New Discord scam sees hackers offer easy cash for testing projects — don’t fall for this

A hacker typing quickly on a keyboard
(Image credit: Shutterstock)

Hackers are now using the popular chat app Discord to find potential victims and infect their computers with a dangerous, info-stealing malware.

According to a new blog post from the cybersecurity firm Trend Micro, hackers are now abusing Discord’s content delivery network (CDN) to host and spread the Lumma Stealer malware. At the same time, they’re also using the chat app’s API to create bots capable of communicating and remotely controlling the malware.

First detected back in August of last year, Lumma Stealer is a malware written in the C programming language which steals usernames and passwords along with other sensitive data from an infected PC. It’s currently being rented out to other hackers by its creators as a Malware-as-a-Service offering for just $250 per month. However, with Lumma Stealer’s highest paid plan, hackers get access to the malware’s source code and can even modify it to better suit their attacks.

While Lumma Stealer was previously used to target YouTube users through spear-phishing emails, Trend Micro’s security researchers have observed a new campaign that uses this malware strain to go after Discord users.

Whether you use Discord when playing games with friends on one of the best gaming PCs or you have kids at home that often use this popular chat app with their friends, this new Lumma Stealer campaign isn’t something you want to ignore, as falling victim to it could let hackers take over all your online accounts after stealing those passwords. 

Targeting users via Discord

To avoid being detected, the hackers behind this campaign typically use random Discord accounts to send a direct message to potential victims. However, compromised Discord accounts are also used to do this, which means that a message from one of your friends could be from a hacker instead.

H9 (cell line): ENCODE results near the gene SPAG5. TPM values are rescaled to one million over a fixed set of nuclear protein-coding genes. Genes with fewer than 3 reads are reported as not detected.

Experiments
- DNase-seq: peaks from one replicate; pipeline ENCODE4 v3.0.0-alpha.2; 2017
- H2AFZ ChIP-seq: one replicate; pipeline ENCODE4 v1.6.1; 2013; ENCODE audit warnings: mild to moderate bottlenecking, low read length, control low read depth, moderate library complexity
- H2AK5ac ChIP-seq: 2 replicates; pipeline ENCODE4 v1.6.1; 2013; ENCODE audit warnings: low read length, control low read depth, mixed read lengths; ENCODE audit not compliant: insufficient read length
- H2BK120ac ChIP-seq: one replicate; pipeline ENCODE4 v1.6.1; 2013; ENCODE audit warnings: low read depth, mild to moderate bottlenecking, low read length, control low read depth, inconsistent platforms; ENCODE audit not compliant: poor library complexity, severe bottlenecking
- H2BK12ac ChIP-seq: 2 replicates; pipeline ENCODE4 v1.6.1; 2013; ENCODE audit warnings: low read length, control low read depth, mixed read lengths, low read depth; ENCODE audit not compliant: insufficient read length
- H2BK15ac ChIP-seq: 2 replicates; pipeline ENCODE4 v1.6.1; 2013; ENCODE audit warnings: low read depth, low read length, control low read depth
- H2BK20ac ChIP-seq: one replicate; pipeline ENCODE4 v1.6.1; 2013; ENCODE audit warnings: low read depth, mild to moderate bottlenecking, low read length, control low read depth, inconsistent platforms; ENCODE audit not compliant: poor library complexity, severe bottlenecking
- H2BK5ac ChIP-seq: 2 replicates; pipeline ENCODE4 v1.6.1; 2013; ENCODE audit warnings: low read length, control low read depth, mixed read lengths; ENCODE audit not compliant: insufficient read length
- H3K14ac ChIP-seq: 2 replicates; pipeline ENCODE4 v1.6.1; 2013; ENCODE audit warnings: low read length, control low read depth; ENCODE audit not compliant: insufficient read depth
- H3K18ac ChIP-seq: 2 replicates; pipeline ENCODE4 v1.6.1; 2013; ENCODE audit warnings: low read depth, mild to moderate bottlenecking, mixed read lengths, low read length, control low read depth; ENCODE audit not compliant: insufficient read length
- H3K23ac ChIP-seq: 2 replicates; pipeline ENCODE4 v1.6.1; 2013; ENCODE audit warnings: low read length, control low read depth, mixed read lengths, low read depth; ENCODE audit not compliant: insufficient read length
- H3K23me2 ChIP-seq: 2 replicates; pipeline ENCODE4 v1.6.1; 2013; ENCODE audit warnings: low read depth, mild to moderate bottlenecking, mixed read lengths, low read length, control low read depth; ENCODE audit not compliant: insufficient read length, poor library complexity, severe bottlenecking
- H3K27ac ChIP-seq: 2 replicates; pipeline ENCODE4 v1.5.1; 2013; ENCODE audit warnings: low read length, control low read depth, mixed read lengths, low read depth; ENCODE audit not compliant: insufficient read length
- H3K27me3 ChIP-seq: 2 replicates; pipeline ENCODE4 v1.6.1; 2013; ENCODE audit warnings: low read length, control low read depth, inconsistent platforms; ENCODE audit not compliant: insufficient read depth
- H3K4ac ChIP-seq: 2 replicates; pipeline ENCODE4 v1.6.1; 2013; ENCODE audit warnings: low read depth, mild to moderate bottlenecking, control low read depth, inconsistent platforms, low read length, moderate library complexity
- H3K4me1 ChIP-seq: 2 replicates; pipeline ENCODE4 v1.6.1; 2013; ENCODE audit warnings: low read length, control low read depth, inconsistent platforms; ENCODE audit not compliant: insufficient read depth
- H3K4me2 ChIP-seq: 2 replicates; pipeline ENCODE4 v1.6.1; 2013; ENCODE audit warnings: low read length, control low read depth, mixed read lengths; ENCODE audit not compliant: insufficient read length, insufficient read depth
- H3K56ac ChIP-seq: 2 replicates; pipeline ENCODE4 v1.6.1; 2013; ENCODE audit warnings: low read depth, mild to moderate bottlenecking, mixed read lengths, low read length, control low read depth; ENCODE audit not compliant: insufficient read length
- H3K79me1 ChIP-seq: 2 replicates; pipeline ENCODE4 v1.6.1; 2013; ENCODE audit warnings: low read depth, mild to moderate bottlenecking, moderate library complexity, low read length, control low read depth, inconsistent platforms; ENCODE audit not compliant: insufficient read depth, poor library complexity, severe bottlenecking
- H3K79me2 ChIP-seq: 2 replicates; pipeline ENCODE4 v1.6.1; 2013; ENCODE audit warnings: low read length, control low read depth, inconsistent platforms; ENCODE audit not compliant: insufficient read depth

Regardless of which type of Discord account is used to contact you though, the message sent by the hackers behind this campaign remains the same. Basically, they reach out to potential victims seeking help with a project under the guise of getting you to test it. For your time, you’ll be paid $10 through PayPal or sent a Discord Nitro Boost which lets you buy special perks and features for specific servers.

As it only takes four to five minutes to test the project and leave a review according to the hackers, it’s likely that younger gamers might fall for this scam. Before the testing can begin, though, the hackers send over a malicious link which downloads an installation file that contains the Lumma Stealer malware.

Once executed, the malware tries to steal funds from crypto wallets as well as sensitive data like usernames and passwords stored in a victim’s browser. With your credentials in hand, the hackers behind this new Lumma Stealer campaign can take over your accounts, commit fraud or potentially even steal your identity.

How to stay safe from malware


(Image credit: solarseven/Shutterstock)

Regarding this particular Lumma Stealer campaign, Trend Micro recommends that all Discord users should exercise caution when it comes to unexpected or unsolicited direct messages from unknown senders. 

Just like with your email, you should avoid opening any links or downloading any attachments from unknown senders that arrive in Discord’s message center. However, you'll also want to be careful when opening links that appear in a public Discord server, as they could take you to phishing sites or other dangerous websites.

To keep your PC protected from malware and other online threats, you’re going to want to use the best antivirus software. If you’re on a tight budget though, Windows Defender is a free antivirus from Microsoft that comes pre-installed on all Windows PCs.

As with Facebook and other popular online services, hackers will likely continue to abuse Discord and its features in their attacks. This is why you need to remain vigilant online and avoid clicking on suspicious links and downloading files from people you don’t know personally.

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Anthony Spadafora
Senior Editor Security and Networking

Anthony Spadafora is the security and networking editor at Tom’s Guide where he covers everything from data breaches and ransomware gangs to password managers and the best way to cover your whole home or business with Wi-Fi. Before joining the team, he wrote for ITProPortal while living in Korea and later for TechRadar Pro after moving back to the US. Based in Houston, Texas, when he’s not writing Anthony can be found tinkering with PCs and game consoles, managing cables and upgrading his smart home.